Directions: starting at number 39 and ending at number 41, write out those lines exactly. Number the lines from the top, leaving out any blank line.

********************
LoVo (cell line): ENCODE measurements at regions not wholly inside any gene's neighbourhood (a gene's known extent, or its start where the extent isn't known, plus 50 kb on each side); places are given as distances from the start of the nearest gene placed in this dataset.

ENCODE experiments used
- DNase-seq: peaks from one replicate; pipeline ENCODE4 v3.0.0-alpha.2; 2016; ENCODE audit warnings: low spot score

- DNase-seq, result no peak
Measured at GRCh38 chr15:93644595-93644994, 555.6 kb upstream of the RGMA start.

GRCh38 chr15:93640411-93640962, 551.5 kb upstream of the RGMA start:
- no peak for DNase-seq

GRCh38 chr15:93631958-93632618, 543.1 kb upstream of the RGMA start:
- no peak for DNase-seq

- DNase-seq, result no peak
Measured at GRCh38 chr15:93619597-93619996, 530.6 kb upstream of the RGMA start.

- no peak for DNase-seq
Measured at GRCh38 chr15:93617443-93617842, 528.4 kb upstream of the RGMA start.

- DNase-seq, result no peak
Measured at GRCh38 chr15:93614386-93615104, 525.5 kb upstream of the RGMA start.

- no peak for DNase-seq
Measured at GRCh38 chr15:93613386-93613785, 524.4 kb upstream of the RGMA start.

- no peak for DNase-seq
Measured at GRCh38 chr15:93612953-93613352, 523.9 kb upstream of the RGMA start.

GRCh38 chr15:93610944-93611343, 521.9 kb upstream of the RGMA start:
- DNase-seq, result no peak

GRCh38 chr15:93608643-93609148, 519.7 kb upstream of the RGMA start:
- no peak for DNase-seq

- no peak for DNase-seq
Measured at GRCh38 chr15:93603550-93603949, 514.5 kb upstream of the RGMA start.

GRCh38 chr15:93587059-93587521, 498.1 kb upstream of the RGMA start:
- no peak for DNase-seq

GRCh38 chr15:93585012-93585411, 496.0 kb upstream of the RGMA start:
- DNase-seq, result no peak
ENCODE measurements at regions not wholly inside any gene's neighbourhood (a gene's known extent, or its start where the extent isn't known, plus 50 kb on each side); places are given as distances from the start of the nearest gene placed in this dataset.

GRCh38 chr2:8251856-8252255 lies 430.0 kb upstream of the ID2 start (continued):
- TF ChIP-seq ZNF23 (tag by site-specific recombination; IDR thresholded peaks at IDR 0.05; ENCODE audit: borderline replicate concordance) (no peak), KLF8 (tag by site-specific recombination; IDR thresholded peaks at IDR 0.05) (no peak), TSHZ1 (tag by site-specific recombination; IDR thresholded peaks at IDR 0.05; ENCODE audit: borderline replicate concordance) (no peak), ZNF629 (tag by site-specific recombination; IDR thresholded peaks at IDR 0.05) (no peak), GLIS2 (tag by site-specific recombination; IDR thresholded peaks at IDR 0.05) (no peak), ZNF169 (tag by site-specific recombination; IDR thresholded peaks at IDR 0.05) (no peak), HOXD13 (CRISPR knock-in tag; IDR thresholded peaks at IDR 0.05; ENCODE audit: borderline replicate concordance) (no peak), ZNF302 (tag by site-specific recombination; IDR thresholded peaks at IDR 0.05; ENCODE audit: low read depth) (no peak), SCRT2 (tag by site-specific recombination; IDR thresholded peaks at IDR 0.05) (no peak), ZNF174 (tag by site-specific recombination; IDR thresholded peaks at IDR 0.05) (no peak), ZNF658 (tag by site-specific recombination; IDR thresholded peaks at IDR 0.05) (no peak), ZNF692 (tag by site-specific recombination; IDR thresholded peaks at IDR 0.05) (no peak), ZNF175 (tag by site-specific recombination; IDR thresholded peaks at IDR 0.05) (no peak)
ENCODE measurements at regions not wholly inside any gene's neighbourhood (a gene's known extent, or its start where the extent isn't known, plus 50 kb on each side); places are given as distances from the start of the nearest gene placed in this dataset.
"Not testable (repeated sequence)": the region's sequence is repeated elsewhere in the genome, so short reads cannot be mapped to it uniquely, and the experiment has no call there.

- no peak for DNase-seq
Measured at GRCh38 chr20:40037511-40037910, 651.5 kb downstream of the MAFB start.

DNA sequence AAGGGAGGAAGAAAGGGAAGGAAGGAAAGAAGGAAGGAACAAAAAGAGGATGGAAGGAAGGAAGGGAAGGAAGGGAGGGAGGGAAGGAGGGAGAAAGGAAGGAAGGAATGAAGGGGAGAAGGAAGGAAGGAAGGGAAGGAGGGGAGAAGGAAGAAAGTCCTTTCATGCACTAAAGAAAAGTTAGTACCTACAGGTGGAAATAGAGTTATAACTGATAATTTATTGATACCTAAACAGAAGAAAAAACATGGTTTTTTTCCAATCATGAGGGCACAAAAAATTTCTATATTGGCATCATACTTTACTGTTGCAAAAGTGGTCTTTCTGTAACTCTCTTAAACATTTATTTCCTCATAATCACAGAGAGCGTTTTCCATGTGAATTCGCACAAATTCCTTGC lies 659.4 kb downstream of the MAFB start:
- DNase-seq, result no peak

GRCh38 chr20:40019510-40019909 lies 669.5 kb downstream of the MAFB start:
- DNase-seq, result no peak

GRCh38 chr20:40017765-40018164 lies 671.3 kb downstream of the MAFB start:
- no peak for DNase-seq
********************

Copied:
GRCh38 chr20:40019510-40019909 lies 669.5 kb downstream of the MAFB start:
- DNase-seq, result no peak

GRCh38 chr20:40017765-40018164 lies 671.3 kb downstream of the MAFB start: